|Meaning of name||Tullibody island|
Tullibody Inch shown within Scotland
|OS grid reference|
|Area||c.6 ha |
|Highest elevation||<5 metres (16 ft)|
|Sovereign state||United Kingdom|
Tullibody Inch is an islet in the estuarine waters of the River Forth.  It takes its name from the nearby town of Tullibody, "inch" being from the Scottish Gaelic innis meaning "island" or "meadow".
The island used to be farmland but has become flooded due to mining subsidence. It is now part of the Firth of Forth SSSI, which also includes nearby Alloa Inch and the John Muir Country Park. The Scottish Wildlife Trust owns and manages the island as a nature reserve.
The area is important for its extensive reed beds and for nationally important numbers of wintering wildfowl and wading birds. The inner Forth hosts populations of common shelduck, red knot, common redshank, great crested grebe, Eurasian teal and common goldeneye. A marsh harrier, of which only a handful of pairs nest in Scotland, was seen on the island in September 2006.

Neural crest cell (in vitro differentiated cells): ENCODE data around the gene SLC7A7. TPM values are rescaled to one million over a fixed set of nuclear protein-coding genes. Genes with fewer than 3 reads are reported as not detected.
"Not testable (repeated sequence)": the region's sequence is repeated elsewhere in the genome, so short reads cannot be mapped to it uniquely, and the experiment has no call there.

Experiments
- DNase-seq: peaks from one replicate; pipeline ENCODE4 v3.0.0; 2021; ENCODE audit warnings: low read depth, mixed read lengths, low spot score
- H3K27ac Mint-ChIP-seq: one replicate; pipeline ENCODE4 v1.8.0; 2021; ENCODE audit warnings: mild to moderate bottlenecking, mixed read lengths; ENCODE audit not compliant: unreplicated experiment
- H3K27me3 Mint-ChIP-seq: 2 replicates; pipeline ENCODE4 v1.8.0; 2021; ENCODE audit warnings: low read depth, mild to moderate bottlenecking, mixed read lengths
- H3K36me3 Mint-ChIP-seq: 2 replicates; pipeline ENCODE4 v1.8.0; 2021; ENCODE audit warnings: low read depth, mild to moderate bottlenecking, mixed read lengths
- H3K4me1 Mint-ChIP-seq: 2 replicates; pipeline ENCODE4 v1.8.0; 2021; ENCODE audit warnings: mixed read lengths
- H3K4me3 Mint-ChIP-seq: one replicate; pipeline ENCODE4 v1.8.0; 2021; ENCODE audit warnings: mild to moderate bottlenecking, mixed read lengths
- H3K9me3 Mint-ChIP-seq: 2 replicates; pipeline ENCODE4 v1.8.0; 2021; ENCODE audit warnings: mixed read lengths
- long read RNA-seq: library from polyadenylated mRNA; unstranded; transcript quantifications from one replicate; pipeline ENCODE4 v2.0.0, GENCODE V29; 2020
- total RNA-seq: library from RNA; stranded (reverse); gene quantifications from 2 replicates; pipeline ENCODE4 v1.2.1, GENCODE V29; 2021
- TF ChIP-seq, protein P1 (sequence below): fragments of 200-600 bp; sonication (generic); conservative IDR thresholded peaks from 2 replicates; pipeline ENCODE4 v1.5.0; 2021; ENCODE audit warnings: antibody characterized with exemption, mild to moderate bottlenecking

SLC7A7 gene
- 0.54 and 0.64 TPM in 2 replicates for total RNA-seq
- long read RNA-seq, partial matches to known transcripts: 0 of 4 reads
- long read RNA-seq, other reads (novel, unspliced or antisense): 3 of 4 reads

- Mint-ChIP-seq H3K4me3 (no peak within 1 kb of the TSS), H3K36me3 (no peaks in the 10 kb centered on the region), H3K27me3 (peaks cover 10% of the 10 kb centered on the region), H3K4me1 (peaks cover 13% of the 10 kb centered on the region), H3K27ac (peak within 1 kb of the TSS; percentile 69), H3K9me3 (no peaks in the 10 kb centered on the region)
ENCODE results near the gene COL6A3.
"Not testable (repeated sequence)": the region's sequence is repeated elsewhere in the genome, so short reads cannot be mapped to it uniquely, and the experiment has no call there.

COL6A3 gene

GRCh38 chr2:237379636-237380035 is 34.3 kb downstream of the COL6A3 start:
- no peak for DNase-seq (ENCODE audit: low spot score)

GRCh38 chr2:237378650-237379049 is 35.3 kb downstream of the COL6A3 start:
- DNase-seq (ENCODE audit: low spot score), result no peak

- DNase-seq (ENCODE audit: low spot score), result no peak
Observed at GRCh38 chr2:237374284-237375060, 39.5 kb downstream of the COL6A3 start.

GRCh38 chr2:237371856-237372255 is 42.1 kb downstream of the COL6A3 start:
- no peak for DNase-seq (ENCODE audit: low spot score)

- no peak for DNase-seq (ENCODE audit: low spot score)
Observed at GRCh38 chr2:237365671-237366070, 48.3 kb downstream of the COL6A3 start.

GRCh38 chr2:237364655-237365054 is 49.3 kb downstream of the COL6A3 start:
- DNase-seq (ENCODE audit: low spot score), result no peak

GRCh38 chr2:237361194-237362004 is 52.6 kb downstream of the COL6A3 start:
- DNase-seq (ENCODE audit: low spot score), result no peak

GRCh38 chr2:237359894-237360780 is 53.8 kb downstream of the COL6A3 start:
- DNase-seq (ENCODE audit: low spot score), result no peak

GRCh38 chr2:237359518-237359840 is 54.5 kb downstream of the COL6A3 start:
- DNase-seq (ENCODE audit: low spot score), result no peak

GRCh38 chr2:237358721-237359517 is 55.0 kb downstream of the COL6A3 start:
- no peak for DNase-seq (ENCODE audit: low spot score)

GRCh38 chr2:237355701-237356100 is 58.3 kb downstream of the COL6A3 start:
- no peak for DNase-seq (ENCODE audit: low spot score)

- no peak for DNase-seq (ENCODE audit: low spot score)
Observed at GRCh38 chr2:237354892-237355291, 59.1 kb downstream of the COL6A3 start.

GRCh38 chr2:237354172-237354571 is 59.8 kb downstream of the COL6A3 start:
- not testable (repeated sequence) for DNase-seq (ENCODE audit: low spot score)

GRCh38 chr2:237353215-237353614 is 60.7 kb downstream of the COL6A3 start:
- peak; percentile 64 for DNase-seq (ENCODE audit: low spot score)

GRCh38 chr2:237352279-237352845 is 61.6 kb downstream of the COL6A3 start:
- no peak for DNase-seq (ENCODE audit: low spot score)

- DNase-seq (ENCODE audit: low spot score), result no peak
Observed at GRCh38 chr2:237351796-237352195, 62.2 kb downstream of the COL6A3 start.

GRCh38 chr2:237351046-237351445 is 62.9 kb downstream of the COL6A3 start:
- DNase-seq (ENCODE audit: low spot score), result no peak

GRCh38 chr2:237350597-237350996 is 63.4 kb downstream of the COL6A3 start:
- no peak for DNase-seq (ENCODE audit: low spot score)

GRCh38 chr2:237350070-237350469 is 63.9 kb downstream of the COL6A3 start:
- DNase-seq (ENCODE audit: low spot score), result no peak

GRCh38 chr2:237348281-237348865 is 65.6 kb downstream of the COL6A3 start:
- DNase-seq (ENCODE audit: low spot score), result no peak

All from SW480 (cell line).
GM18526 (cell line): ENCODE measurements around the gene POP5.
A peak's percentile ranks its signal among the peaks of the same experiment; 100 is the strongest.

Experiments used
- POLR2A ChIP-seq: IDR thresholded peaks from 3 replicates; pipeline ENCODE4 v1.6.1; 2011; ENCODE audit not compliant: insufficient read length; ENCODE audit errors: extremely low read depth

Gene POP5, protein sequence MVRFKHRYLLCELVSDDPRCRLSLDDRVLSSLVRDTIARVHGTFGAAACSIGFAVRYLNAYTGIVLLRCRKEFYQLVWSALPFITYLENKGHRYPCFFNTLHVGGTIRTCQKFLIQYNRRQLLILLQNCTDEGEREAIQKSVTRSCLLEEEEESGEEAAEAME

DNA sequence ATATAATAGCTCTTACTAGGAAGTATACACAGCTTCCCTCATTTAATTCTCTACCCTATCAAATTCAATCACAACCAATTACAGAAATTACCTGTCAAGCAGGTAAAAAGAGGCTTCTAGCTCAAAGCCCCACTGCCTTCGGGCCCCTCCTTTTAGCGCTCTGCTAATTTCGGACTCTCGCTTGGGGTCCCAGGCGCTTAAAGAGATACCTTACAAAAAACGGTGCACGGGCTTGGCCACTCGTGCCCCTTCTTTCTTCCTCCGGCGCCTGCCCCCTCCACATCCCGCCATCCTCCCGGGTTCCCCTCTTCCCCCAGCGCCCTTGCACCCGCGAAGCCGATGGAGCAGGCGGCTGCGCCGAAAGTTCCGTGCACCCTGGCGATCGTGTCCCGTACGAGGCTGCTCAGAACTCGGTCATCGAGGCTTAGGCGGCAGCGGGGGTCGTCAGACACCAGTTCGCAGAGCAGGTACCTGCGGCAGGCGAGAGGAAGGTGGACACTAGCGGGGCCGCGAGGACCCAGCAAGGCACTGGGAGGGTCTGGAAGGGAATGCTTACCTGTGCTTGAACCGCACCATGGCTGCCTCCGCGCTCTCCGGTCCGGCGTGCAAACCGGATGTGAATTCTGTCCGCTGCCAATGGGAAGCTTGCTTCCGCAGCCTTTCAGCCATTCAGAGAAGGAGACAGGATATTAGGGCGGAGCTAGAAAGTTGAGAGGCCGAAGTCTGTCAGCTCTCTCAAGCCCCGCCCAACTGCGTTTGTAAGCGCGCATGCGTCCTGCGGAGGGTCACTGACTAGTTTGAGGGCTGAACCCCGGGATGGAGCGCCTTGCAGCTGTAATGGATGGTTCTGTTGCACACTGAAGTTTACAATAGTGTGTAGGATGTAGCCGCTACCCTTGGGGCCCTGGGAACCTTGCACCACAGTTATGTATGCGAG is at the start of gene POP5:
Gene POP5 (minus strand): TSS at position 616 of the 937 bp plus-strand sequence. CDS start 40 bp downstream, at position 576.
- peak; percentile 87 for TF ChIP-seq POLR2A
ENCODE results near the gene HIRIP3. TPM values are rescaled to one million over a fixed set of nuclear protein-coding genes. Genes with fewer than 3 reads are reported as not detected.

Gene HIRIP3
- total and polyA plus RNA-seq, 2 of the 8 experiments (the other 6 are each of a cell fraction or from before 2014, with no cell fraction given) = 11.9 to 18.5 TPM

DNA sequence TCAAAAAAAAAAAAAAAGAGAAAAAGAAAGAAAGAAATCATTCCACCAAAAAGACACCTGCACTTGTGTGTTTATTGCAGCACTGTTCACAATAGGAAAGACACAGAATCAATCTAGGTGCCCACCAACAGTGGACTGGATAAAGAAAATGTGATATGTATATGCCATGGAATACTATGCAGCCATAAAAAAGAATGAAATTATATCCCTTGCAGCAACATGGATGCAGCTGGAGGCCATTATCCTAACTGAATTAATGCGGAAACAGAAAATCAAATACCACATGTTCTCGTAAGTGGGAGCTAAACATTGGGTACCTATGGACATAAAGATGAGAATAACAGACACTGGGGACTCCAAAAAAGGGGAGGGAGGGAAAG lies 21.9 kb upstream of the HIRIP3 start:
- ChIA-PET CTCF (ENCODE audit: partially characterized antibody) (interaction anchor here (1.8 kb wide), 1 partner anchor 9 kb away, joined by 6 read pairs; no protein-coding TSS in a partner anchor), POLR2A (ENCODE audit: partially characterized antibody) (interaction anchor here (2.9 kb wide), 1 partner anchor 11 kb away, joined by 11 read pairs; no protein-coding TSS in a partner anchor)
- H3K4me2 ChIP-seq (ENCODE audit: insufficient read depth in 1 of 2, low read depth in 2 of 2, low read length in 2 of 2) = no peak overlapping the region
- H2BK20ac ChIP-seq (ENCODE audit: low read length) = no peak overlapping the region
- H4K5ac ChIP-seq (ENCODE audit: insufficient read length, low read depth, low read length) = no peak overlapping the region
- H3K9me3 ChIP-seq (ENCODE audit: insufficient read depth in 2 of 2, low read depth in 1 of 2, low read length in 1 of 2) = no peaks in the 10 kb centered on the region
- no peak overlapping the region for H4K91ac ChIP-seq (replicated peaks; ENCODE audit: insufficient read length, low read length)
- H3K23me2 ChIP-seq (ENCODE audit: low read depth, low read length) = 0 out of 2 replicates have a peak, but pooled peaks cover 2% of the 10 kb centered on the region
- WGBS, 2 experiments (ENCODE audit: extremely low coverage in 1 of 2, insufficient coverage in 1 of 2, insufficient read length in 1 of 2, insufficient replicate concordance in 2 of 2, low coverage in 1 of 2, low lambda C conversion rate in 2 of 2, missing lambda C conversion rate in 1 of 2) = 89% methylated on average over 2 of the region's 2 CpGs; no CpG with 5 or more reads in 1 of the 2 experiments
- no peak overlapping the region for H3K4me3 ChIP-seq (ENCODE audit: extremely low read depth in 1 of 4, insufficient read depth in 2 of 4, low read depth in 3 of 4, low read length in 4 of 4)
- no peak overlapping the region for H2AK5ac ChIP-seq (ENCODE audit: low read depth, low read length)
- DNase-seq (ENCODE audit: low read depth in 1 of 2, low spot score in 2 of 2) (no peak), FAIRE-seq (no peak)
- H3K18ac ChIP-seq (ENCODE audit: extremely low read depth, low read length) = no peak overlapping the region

- "Ordnance Survey 1:25,000". Retrieved 19 January 2012.
- Iain Mac an Tàilleir. "Placenames" (PDF). Pàrlamaid na h-Alba. Retrieved 15 September 2010.
- "Firth of Forth SSSI Management Statement" (2004) Scottish Natural Heritage.
- "Tullibody Inch". Gazetteer for Scotland. Retrieved 2007-12-28.
- "Firth of Forth SSSI Midas Reference 8163". Scottish Natural Heritage. Retrieved 15 September 2010.
- "Marsh harrier: Bird 21251". Highland Foundation for Wildlife. Retrieved 16 September 2010.